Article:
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I want to solve the "Towers of Hanoi" problem by using a good "state space". Using an appropriate state space is a way that is suggested by some AI techniques. Having a good state space, I would then like to be able to build a search tree and then use some strategy like "DFS" (depth-first-search) to find a solution.

My problem is, I just don't know how to develop a good state space and then use it to build a search tree. Can anyone describe how to create a state space for the Tower of Hanoi problem? Then tell me how to build a search tree for that?

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2  
What is your question? –  Mat Jun 19 '11 at 10:39
    
i edited the text and asked what exactly i want. –  persian Developer Jun 19 '11 at 10:45
    
Still no question. "I can't ..." is not a question. Please show what you have tried so far, be much more specific about your issues, choose an implementation language etc. –  Mat Jun 19 '11 at 10:47
    
i dont know how to make an state space for hanoi problem! and use that state space to build and search tree.! –  persian Developer Jun 19 '11 at 11:03
4  
Where's the homework tag? –  ziggystar Jun 20 '11 at 7:28

4 Answers 4

up vote 7 down vote accepted

I suggest the following state space:

Assuming you have n bricks and 3 towers denoted by 0,1,2. Denote the current state by a n trinary numbers, for example (in the case n=9):

987654321
001102020 (current state)

meaning that brick 9,8,5,3 and 1 are in the 0:th tower. Brick 7 and 6 in the 1:th tower and brick 4 and 2 in the 2:nd tower.

This would give you a state space of size 3^n, which is not too large.

(This is only a partial answer. But every state-string will correspond to a legal state. That is to say,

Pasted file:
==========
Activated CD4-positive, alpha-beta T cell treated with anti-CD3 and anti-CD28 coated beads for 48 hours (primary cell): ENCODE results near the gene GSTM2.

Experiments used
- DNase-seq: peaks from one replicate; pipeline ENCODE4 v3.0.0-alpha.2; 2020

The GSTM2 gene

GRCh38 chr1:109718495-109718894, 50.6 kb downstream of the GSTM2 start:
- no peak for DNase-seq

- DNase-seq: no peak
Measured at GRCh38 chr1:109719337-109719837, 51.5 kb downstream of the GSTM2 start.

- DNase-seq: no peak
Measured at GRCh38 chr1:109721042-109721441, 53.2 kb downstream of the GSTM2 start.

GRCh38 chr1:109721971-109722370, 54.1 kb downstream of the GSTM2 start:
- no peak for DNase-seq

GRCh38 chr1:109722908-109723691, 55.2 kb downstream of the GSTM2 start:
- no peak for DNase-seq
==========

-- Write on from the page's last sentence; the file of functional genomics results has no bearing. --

1. in each tower the size of the bricks will decrase from bottom to top,

  2. no brick will appear in two different towers.

I therefore think that the suggested state space is minimal. )

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5 should also be in the 1:th tower... –  Mark Mayo Dec 16 '11 at 22:37
    
fixed, brick 5 in the 0:th tower. –  ragnarius Dec 27 '11 at 21:56

I think You can easily solve this problem using Divide and Conquer approach: Assume that U have to solve the problem of moving n discs from src to dest using some auxiliary peg. U can recursively define a function:

towers(n,src,dest,peg)
{
    if(n==1) //BASE CASE
        move a disc from src to dest. 

   else  //INDUCTIVE CASE
   {
    towers(n-1,src,aux,dest);
    towers(1,src,dest,aux);
    towers(n-1,aux,dest,src)
   }
}

Complexity Analysis: T(n)=2T(n-1)+1

This results in the solution T(n)=O(2^n) [exponential order].

May be u can also employee some kind of memoization to store the solution of already solved subproblems to further improve the time complexity, but this is a trade off for increased usage of space complexity.

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2^(n+1)-1 is not correct for the towers of hanoi problem. If you look at figure 2 here, then when applying n=3 to 2^(n+1)-1 gives 2^4 - 1 or 15 states. But figure 2 shows 27 states.

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I think optimal solution (2^n - 1)

state space is given by 3^n

Here is another link with tree diagram that you can use to count the state (I think this relates to you question about state space)

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